It’s been just over a year since Rail Route released into Early Access here on steam… and also nearly a year since this curated list started up! Not since we’ve started doing these highlights, of course, but it’s still pretty mind-blowing to see how far the game’s come in just a year’s time.
With all this time behind us, why don’t we take a peek back in memory lane and see some of the oldest levels in the curated list?
This is the second oldest map in the list, being released all the way back in December 2020! The other, Central, has a version of it – titled “Iron falls” – in-game. Though that map does have more history to it, being in the first version of the game EVER, its inclusion in-game means it’s already got its fair share of recognition.
Bridgeport is the second original map created by, well, the person writing this article. Arguably one of the most influential community members of all time, but I won’t compliment myself to the point of narcissism. The reason this point is important here is because of the map’s release date – December 2020. This was a period where two maps being published in a month was a miracle, and the game had only eight maps, seven of which have since been scrapped.
In the midst of all of this, one creator found their creative spark and honed it in HARD, not just figuring how to make good maps, but specifically why those maps were “good” in comparison to others. It wasn’t a process that happened overnight – Rome wasn’t built in a day – but this was one of the first maps that really pushed forwards the quality of levels created for this game, both officially and unofficially.
…Yes, not quite the first. Sue me! Two of the prior maps are already in-game and the third is similar to one of the other two, and this just seems more interesting.
When the game’s steam release was approaching, we hosted a couple of external contests – One for playing levels, and one for making them. The first was a giveaway where two lucky winners got the game for free after proving their serious interest (by beating 10/10 official levels at the time), and the second was a mapmaking contest where the winners would get their maps into the game.
Dunstable actually got first place in that mapmaking contest… but it didn’t get into the game. There were several metrics which these levels were judged on, and while Dunstable got the popular vote, it had plenty of flaws that limited its inclusion in-game. There was one massive thing that held it back: Its size.
For what it is, there’s not much going on, yet you need to zoom in pretty far due to the map’s sprawling track layout. Unfortunately, the distances between stations aren’t right for autoblocks to fit in in most places, and redesigning the level to fit on one screen would have hindered the creator’s original vision. Part of this contest was involving the community directly in the game in an engaging way, and by altering the level too much, we would have ruined the creator’s original vision, disconnecting their involvement with the level’s creation.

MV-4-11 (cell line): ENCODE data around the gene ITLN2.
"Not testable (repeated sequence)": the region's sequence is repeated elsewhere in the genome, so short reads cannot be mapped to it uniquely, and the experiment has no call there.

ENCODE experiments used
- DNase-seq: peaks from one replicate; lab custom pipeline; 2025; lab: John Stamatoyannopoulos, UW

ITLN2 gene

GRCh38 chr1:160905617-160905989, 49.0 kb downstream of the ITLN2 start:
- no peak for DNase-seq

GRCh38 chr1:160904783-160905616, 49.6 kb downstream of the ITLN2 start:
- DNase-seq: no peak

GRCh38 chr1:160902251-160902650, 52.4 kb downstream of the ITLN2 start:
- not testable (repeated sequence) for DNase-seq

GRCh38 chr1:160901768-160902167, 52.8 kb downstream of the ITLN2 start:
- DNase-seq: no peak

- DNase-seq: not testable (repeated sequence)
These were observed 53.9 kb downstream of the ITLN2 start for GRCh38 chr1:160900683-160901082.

Don’t get me wrong – the level won the popular vote, rightfully so, as it is a fun map – it just wasn’t quite up to the in-game standards visually, and restoring it to that standard would have ruined the creator’s connection to the map.
In the end, though, you’re still capable of playing it here on the workshop, uploaded by its original creator!
Honestly, I’m surprised we haven’t seen more maps that utilize switchbacks. Like, seriously, it’s a really clever way to create conflict for a map. Kinda a shame creators haven’t tried the idea out more.
This map was made by a creator who used to be prominent in the community when the game first came out. Their creations were often a bit experimental – for example, the switchbacks on this map mixed with the ridiculously slow train speeds – but often entertaining regardless. A small selection of their maps are available here on the workshop, though most of their legacy is kinda lost to the old level sharing methods.
DHR mini is a great representation of their creativity, with an entirely single-track route littered with switchbacks and weird loops, representing the Darjeeling Himalayan Railway as it climbs back and forth up the mountainsides. The limited speeds, single-cab trains, and short station platforms really help sell the region.
We’ve also added some new levels – yes, new, not things around a year old – to the curated list:
Blairfort & Millings
NEC New York Penn – AM Rush
And last month’s weekly contest seeds + maps were:
May 30th-June 6th – Karabo – axonaa
6th-13th – Den Haag – amstdm
13th-20th – Oven Hightide – freght
20th-27th – Gare du Nord – ttolai
June 27th-July 4th – Steel Bridge – lgtral